Michael McKinnon
Michael McKinnon
March 22, 2013



The former Denison fire chief accused of stealing more than $70,000 from his department threatened city officials who initially investigated the thefts and went to great lengths to cover his tracks, an assistant attorney general wrote in a court document filed this month that asks a judge to send the fire chief to prison on Monday.

Michael McKinnon, 42, who was fire chief for about 11 years until he resigned in 2010 for a job at a New Mexico college, admitted to a judge in January that he billed the fire department for equipment and services he didn't provide, and that he paid for personal items - such as a boat motor, power tools, and a burgundy storm door - with taxpayer dollars.

He pleaded guilty to felony theft and faces up to 10 years in prison. A judge is set to sentence McKinnon on Monday.

"This defendant is not someone who made a single poor decision to steal and instantly regretted it," prosecutor Rob Sand wrote to the judge. "Instead, this defendant's acts demonstrate an enduring attitude of entitlement, denial, minimization and vindictiveness."

The Auditor of State's office found about $96,000 worth of questionable spending by the Denison Fire Department from 2005 to 2010, it reported in November 2011. State auditors found that nearly $40,000 was paid to McKinnon's businesses in that five-year period for training and other services. City leaders were not aware that McKinnon owned the businesses, the audit report said.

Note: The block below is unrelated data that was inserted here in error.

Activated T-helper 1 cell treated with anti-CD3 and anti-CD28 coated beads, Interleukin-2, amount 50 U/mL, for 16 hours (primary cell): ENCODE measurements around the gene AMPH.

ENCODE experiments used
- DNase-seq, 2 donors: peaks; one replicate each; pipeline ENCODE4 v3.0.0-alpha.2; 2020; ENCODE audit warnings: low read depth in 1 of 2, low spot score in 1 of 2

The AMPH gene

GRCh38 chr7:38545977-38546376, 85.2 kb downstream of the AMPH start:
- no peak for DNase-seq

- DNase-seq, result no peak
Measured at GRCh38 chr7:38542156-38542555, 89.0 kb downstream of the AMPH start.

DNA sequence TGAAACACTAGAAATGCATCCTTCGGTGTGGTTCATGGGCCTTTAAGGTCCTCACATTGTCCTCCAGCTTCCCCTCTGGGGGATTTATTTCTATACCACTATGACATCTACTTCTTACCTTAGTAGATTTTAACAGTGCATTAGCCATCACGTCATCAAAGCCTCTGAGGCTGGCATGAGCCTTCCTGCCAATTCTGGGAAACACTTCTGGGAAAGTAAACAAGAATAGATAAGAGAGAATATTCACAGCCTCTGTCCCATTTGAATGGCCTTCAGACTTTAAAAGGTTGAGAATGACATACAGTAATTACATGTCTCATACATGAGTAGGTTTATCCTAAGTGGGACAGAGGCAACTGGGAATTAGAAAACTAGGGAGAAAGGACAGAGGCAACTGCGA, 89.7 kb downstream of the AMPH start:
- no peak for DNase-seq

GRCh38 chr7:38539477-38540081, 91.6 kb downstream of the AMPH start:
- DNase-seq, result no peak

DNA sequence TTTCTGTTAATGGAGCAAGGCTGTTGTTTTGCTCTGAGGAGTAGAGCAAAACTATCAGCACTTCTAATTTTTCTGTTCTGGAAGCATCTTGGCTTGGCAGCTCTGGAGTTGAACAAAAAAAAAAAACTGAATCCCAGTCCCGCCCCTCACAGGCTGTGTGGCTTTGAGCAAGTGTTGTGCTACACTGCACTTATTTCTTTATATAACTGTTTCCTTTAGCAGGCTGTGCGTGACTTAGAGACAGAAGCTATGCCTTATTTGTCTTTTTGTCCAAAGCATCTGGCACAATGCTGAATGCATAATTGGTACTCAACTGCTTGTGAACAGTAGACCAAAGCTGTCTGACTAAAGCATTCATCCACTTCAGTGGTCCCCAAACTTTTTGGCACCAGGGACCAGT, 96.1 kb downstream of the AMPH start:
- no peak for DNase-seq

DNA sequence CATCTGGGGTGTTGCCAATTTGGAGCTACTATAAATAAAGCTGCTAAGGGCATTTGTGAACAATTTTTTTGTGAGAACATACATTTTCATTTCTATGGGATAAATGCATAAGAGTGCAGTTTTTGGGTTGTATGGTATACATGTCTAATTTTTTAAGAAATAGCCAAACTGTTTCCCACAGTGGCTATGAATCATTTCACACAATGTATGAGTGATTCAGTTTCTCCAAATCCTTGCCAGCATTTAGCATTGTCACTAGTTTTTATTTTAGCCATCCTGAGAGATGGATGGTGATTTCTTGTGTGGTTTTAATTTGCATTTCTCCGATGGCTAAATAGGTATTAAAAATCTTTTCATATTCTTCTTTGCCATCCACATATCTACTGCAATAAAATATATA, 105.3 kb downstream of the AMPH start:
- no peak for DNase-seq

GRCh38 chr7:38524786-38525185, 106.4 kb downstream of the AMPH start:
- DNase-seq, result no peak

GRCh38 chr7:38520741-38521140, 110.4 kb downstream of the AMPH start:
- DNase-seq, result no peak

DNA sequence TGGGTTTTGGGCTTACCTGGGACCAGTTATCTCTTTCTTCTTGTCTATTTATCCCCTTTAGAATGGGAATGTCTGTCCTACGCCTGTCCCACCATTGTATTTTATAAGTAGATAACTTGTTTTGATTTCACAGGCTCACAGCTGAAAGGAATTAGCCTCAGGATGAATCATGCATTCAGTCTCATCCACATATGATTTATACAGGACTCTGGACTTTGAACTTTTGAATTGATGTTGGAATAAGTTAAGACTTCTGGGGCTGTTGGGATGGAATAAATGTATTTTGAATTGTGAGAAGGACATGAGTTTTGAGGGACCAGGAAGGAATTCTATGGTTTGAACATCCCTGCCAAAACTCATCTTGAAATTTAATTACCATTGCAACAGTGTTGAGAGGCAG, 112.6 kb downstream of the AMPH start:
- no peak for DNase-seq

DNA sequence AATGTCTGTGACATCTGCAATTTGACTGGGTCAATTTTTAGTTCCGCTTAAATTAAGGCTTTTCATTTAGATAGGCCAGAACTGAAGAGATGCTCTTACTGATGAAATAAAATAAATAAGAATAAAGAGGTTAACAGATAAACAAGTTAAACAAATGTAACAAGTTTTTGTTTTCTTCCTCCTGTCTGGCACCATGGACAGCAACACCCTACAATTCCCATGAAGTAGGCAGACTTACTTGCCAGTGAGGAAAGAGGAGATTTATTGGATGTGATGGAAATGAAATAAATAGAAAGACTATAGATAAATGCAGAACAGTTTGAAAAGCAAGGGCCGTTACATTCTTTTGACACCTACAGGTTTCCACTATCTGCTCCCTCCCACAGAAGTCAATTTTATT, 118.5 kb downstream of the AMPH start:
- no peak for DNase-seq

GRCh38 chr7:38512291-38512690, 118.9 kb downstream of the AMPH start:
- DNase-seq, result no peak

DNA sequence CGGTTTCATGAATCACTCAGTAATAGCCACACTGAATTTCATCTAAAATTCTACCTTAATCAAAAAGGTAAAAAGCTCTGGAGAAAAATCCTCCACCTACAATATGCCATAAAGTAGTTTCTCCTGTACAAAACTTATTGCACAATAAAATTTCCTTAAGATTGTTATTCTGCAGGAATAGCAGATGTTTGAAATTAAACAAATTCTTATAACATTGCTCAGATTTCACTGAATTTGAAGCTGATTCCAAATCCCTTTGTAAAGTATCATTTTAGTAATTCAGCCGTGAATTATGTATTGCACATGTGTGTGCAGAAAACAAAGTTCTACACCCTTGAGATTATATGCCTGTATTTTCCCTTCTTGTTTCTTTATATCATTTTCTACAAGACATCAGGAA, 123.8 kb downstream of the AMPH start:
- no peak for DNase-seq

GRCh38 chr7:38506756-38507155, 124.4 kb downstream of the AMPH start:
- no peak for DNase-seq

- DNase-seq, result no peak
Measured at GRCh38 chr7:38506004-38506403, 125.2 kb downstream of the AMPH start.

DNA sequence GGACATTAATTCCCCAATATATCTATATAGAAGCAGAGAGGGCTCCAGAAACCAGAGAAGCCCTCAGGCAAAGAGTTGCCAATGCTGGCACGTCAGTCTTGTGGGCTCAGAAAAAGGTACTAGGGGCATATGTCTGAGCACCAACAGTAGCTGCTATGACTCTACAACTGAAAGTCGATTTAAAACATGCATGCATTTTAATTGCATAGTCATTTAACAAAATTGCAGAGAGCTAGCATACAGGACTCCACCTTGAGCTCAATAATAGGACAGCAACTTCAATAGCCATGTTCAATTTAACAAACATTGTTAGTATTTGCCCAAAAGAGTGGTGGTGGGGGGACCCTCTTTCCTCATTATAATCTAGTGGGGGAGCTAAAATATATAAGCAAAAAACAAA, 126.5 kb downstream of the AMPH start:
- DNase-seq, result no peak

City leaders asked state auditors to evaluate the department's finances after McKinnon left.

Sand wrote that McKinnon made several initial threats to city officials as they asked for more information about the questionable expenses. McKinnon allegedly called city officials "childish and immature" and wrote in an email that "this is borderline harassment. I'm serious!"

Sand alleges that McKinnon bought a duplicate burgundy storm door, placed it in the Denison fire station and wrote to state auditors that "a local firefighter has contacted me and told me that several 'missing' items are reappearing."

McKinnon now works as the fire science coordinator for San Juan College in Farmington, N.M., where he is also a captain of a county fire department, according to the college's website.

College officials have declined to comment on McKinnon's felony charge and guilty plea.

"The defendant demonstrated his willingness to repeatedly violate the public's trust, resulting in disillusionment with government and our civic institutions," Sand concluded. "This attitude cannot be appropriately rehabilitated without imprisonment. ... Only imprisonment sends the message these crimes are taken seriously and can adequate deter these crimes from happening in the first place."